Camp Neosho/Hiwan Homestead Museum
|Address:||4208 S. Timbervale Dr., Evergreen, 80439|
This was the home of Canon C. Winfred Douglas, noted religious music composer of the Episcopal Church. His wife, Josepha, was one of Colorado's first women doctors. Their son, Eric Douglas, was curator of the Native Arts Department of the Denver Art Museum. Camp Neosho was built in stages from 1886 to 1918 with the octagonal chapel being the last addition. The building is now called the Hiwan Homestead Museum. Named originally for Mary Neosho Williams. In the summer of 1886, John Spence was building a log barn on his 1200-acre property a mile from the Evergreen Stage & Stop store when Mrs. Williams, a prominent participant in the summer session Evergreen Conference of the Episcopal Church, asked if he would sell his property to and convert the partly built barn to a cabin. Spence accepted her proposal and added to the original structure until completion in 1896. The log house features 17 rooms with two-story octagonal structures at each end of the house. Mrs. Williams demanded none of the surrounding large evergreen trees could be cut down, so this accommodation made for unusual room arrangements and architectural features. Seven stone fireplaces and chimneys are included. A main stairway is of solid log puncheon construction, and the stone masonry and wood joinery are of the highest quality throughout. Logs were pealed and dried, one roof lines are made to conform with the rambling nature of the structure. All of the foundations are of stone masonry. Scattered throughout the house interior are fine indian motif designs painted by the noted anthropologist Eric Douglas, and the second story room in the west octagon tower exhibits the gothic arches used to create the draped atmosphere desired by Canon Douglas, noted Episcopalian liturgist who inherited the house from Mrs. Williams as her son-in-law. The structure was a residence until the spring of 1973 when is was purchased by Jefferson County Open Space and became managed as a museum and archival resource library by the Jefferson County Historical Society.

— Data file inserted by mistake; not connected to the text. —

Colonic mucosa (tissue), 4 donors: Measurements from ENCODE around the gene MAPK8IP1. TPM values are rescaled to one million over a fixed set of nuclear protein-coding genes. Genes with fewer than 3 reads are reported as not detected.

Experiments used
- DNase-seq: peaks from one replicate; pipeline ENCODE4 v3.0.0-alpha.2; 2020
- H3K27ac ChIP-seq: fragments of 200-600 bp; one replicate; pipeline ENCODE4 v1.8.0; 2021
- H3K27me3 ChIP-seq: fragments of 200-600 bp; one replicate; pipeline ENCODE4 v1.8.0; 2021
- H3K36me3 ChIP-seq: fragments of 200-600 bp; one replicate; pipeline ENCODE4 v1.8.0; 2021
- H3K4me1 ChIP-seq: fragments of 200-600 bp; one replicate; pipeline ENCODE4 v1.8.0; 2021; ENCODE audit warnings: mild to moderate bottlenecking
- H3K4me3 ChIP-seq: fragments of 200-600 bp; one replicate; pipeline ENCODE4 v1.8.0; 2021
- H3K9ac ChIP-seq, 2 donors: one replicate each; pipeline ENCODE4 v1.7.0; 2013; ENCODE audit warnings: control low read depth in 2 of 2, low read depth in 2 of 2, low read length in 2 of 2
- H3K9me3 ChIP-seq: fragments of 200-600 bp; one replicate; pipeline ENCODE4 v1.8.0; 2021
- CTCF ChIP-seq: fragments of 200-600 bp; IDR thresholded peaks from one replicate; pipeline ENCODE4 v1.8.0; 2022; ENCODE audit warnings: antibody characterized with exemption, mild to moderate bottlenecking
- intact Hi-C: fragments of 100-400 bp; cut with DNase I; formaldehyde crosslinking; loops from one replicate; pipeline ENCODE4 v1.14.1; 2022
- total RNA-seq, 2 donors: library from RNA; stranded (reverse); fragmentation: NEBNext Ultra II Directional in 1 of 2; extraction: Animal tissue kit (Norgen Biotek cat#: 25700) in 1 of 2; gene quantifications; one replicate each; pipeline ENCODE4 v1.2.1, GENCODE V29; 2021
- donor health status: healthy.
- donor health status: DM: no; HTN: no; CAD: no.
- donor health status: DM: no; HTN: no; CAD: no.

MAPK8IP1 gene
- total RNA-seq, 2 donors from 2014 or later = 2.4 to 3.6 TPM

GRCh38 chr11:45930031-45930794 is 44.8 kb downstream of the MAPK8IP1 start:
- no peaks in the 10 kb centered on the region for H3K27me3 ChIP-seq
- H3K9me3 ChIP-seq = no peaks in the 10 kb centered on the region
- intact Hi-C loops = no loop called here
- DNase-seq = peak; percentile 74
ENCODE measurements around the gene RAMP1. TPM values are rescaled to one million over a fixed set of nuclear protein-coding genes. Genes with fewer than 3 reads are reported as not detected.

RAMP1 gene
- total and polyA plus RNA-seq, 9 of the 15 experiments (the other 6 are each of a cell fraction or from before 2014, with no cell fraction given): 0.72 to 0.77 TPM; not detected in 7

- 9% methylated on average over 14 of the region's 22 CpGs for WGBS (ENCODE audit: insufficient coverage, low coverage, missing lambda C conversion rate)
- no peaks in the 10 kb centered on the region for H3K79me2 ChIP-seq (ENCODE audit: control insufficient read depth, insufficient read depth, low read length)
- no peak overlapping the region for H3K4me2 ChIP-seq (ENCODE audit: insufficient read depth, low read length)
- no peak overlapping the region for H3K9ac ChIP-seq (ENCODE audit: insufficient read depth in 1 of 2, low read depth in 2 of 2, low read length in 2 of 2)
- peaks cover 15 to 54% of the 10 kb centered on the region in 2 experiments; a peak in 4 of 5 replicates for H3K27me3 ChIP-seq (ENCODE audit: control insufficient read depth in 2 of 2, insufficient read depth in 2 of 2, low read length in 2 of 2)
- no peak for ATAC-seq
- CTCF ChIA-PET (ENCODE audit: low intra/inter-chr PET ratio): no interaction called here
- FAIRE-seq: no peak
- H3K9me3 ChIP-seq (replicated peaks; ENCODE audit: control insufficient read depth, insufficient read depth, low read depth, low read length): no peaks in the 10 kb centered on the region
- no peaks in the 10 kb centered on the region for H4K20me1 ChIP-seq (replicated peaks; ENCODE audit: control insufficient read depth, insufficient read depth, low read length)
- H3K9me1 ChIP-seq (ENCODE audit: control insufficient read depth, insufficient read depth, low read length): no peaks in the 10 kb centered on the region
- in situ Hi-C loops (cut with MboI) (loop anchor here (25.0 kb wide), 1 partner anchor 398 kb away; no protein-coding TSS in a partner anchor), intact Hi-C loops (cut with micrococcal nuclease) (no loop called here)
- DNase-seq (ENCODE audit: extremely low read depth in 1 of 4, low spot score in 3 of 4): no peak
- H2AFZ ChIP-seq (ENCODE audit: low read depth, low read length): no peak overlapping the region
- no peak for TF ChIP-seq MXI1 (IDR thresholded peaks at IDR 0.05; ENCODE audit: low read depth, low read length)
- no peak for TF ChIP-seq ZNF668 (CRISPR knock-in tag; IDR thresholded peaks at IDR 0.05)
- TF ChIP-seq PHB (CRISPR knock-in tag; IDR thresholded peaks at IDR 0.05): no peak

|Quad Map/Date:||Evergreen, 1965 (1979)|
|Sec/Town/Range:||S10, T5S, R71W|
|Source:||Interview, Sandy Crain, Director of the Hiwan Homestead Museum, 1991.; National Register of Historic Places Inventory Nomination From #5JF195, 1974, CHS|
|Last Modified:||Wed, November 28 2012|